Material World

Know your biomimicry and Nawaro foam? Feel confident about Corian and corn-weave? If not, the Materials Kitchen is the right place to catch up on the latest trends in materials, says Annabelle Filer

AUTHOR, designer and materials expert Chris Lefteri is set to cook up a storm with this year’s installation at 100% Materials. Lefteri has, for the past three years, created one of the show’s highlights – a display of samples that represents a cross-section of the widespread innovation in materials. This year, the veritable feast of more than 200 materials Lefteri is curating has gone up a gear, taking the form of an interactive presence to promote debate about materials and their possible uses.

Lefteri’s inspiration came from cooking and creating with food, and the analogy with using and combining materials led him to devise the Materials Kitchen. One section, the materials wall, rather like a larder, will display some of the latest choices. It will offer more information to the visitor, including each material’s ‘ingredients’, and some suggestions for combining them.

Seminars and discussions will take place around the Kitchen Table. Lefteri hopes visitors will thus gain a greater understanding of materials, while the idea of sitting round a table for dinner should breed more informality and greater discussion than a seminar theatre. Appearances at the Kitchen Table include Manel Torres, who has produced Fabrican, a fabric that is sprayed from a can, and Professor John Cave of Middlesex University, who will give a talk on ‘weird materials’.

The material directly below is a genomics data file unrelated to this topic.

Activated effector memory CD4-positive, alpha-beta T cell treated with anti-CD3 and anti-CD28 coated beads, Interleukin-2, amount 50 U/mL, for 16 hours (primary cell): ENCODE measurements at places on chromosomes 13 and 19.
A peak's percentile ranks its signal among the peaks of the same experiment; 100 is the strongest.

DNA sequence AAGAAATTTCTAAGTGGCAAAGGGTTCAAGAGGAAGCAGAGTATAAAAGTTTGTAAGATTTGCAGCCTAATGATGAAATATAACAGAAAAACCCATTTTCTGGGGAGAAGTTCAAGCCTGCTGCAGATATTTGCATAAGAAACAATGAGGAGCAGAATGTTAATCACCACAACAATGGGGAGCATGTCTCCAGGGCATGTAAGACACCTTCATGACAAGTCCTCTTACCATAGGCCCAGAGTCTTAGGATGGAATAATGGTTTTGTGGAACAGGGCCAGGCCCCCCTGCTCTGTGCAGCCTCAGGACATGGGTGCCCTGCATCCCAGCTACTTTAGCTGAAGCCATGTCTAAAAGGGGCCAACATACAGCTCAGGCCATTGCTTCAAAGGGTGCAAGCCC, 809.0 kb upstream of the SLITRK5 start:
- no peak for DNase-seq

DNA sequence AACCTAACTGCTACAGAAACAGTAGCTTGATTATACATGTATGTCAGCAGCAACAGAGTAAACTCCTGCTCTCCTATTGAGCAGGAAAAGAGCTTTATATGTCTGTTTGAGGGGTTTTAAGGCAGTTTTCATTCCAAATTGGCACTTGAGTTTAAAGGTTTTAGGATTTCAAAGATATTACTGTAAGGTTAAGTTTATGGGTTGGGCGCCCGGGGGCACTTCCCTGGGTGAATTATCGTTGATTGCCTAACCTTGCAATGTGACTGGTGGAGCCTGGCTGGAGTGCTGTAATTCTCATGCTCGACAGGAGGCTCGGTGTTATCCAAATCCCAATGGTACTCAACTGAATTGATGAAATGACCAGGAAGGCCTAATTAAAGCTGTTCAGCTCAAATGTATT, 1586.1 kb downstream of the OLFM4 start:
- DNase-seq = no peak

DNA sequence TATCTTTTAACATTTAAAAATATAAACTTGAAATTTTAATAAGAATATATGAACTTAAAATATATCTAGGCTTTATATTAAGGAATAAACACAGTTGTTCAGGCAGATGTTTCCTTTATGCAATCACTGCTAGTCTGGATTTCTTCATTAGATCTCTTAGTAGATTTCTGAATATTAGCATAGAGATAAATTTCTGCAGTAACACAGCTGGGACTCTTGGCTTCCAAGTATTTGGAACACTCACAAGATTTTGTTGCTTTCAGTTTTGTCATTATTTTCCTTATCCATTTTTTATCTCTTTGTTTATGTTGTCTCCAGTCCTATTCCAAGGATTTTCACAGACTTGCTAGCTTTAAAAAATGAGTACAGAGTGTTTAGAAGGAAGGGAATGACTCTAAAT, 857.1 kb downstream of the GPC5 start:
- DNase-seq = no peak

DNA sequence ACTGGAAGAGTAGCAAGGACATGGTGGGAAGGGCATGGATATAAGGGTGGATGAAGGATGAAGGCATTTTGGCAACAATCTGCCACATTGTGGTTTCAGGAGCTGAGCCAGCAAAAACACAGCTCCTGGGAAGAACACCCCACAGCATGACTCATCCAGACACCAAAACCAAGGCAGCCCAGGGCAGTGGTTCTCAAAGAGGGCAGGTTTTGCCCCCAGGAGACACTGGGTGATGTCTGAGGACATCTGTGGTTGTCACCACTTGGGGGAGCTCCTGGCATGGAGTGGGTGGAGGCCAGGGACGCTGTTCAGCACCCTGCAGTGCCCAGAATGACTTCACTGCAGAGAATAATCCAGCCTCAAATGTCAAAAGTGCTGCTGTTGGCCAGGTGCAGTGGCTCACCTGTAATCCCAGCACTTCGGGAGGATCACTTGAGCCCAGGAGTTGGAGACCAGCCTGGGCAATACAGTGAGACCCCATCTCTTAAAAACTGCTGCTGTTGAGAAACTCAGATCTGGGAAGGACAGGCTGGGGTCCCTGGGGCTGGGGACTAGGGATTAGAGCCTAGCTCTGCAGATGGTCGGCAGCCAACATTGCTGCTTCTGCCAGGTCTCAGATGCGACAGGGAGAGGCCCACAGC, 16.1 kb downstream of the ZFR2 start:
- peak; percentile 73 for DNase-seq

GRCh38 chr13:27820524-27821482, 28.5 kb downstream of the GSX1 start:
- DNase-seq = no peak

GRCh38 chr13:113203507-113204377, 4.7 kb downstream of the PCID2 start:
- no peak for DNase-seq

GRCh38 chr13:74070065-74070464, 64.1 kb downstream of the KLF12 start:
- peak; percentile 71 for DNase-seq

Visitors can write questions on a piece of paper to be distributed to the appropriate expert for an answer. Rather than a simple postbox, the paper slips are then attached with magnets to a magnetic ceramic that will grow into a chandelier form as questions are added, the papers imitating the crystal drops.

This is designed to remind people that there is a human element to the installation, and some interesting issues underpin the project. Materials are undergoing a stealth-like change, which is of considerable importance to architects and designers. Although some materials may have no particularly memorable aesthetic, hidden properties can have fundamental effects. For example, the innovative surface composition of self-cleaning glass can be beneficial to the environment. Internal composition gives other materials additional uses beyond their surface finish; examples include magnetic plaster.

So why pay attention to materials? There is a growing awareness of their properties and advantages, and the more experience-led consumer and professional will begin to understand and embrace these exceptional, albeit unexceptional-looking materials. As certain materials become desirable, they offer brand values in themselves. Take the number of designers experimenting with Corian to make furniture, or look at golf clubs made with carbon fibre, which gain a cachet simply because carbon fibre has a reputation as a hitech, sleek, lightweight, expensive material.

This year’s installation is a place to stop, absorb and consider the impact the samples of materials will have on the world of design. A current trend in furniture and interiors is to use burnt or branded wood. Nature has presented us with familiar materials as diverse as wood, ceramic, glass and lava stone, but a more unusual fibre optic created from rock will also be on display. Other trends to look out for are biomimicry (the study and imitation of nature) and geomimicry (the study and imitation of geology), which will be presented alongside smart technologies.

However, sustainability will be centre of the debate – the quest to find indigenous materials on your doorstep and cut down on transport miles. Sustainable materials continue to grow in importance, and their future looks certain to extend beyond developments in nanotechnology to a reversion to using materials from natural sources.

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